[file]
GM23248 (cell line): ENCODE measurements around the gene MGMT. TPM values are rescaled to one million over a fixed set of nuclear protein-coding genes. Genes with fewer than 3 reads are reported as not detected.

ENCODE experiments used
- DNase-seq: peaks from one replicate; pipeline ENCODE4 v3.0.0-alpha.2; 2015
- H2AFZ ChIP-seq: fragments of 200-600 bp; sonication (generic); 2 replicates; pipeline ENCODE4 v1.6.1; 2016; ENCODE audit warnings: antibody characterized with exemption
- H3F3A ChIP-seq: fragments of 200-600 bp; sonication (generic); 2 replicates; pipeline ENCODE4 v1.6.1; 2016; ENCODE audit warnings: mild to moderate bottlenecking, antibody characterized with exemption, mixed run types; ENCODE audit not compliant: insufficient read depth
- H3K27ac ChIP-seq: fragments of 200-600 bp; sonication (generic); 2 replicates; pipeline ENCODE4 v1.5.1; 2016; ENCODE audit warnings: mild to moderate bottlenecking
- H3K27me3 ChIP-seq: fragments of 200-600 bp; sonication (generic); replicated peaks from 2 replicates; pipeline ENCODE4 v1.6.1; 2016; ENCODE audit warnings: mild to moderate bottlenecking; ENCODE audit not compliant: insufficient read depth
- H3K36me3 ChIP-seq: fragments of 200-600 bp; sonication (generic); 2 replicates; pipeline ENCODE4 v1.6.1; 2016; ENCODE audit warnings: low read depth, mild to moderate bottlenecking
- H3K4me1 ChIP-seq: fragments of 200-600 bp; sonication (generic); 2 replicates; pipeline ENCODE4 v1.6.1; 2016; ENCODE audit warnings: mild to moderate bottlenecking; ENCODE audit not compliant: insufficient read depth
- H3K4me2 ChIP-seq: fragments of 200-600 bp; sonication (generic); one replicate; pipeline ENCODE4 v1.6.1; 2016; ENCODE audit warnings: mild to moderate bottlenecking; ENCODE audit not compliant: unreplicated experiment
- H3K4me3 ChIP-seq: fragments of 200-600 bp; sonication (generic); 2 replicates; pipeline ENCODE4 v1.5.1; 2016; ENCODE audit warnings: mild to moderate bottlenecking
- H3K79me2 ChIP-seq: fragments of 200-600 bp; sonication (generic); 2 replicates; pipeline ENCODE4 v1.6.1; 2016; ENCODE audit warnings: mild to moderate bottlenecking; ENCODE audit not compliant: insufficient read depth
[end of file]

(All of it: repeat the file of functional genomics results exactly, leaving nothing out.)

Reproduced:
GM23248 (cell line): ENCODE measurements around the gene MGMT. TPM values are rescaled to one million over a fixed set of nuclear protein-coding genes. Genes with fewer than 3 reads are reported as not detected.

ENCODE experiments used
- DNase-seq: peaks from one replicate; pipeline ENCODE4 v3.0.0-alpha.2; 2015
- H2AFZ ChIP-seq: fragments of 200-600 bp; sonication (generic); 2 replicates; pipeline ENCODE4 v1.6.1; 2016; ENCODE audit warnings: antibody characterized with exemption
- H3F3A ChIP-seq: fragments of 200-600 bp; sonication (generic); 2 replicates; pipeline ENCODE4 v1.6.1; 2016; ENCODE audit warnings: mild to moderate bottlenecking, antibody characterized with exemption, mixed run types; ENCODE audit not compliant: insufficient read depth
- H3K27ac ChIP-seq: fragments of 200-600 bp; sonication (generic); 2 replicates; pipeline ENCODE4 v1.5.1; 2016; ENCODE audit warnings: mild to moderate bottlenecking
- H3K27me3 ChIP-seq: fragments of 200-600 bp; sonication (generic); replicated peaks from 2 replicates; pipeline ENCODE4 v1.6.1; 2016; ENCODE audit warnings: mild to moderate bottlenecking; ENCODE audit not compliant: insufficient read depth
- H3K36me3 ChIP-seq: fragments of 200-600 bp; sonication (generic); 2 replicates; pipeline ENCODE4 v1.6.1; 2016; ENCODE audit warnings: low read depth, mild to moderate bottlenecking
- H3K4me1 ChIP-seq: fragments of 200-600 bp; sonication (generic); 2 replicates; pipeline ENCODE4 v1.6.1; 2016; ENCODE audit warnings: mild to moderate bottlenecking; ENCODE audit not compliant: insufficient read depth
- H3K4me2 ChIP-seq: fragments of 200-600 bp; sonication (generic); one replicate; pipeline ENCODE4 v1.6.1; 2016; ENCODE audit warnings: mild to moderate bottlenecking; ENCODE audit not compliant: unreplicated experiment
- H3K4me3 ChIP-seq: fragments of 200-600 bp; sonication (generic); 2 replicates; pipeline ENCODE4 v1.5.1; 2016; ENCODE audit warnings: mild to moderate bottlenecking
- H3K79me2 ChIP-seq: fragments of 200-600 bp; sonication (generic); 2 replicates; pipeline ENCODE4 v1.6.1; 2016; ENCODE audit warnings: mild to moderate bottlenecking; ENCODE audit not compliant: insufficient read depth